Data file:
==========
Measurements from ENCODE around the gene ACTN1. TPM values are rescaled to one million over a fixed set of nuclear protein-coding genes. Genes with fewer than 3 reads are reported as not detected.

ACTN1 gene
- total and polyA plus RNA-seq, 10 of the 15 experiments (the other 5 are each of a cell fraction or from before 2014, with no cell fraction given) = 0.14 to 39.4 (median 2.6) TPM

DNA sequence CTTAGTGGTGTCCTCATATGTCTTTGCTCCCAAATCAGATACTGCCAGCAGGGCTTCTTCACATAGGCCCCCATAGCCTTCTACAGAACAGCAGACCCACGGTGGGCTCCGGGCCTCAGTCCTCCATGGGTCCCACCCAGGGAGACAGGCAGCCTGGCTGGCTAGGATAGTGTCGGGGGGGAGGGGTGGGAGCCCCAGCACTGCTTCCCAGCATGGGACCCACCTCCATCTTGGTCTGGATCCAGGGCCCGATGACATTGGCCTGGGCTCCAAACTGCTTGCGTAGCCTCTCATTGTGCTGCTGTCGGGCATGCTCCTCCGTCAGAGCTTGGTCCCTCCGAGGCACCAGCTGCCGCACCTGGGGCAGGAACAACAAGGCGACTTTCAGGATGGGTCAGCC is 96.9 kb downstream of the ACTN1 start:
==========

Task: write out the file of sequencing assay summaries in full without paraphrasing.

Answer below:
Measurements from ENCODE around the gene ACTN1. TPM values are rescaled to one million over a fixed set of nuclear protein-coding genes. Genes with fewer than 3 reads are reported as not detected.

ACTN1 gene
- total and polyA plus RNA-seq, 10 of the 15 experiments (the other 5 are each of a cell fraction or from before 2014, with no cell fraction given) = 0.14 to 39.4 (median 2.6) TPM

DNA sequence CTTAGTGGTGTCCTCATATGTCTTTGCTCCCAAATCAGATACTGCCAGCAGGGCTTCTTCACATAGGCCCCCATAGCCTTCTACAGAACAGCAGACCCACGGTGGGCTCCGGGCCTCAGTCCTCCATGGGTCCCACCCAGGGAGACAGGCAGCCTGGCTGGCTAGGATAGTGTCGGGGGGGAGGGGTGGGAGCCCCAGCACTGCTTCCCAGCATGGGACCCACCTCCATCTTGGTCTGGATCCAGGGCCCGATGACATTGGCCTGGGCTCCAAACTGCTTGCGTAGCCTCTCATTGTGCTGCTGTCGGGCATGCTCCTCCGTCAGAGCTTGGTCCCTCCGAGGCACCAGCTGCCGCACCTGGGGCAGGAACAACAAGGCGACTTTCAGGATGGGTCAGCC is 96.9 kb downstream of the ACTN1 start: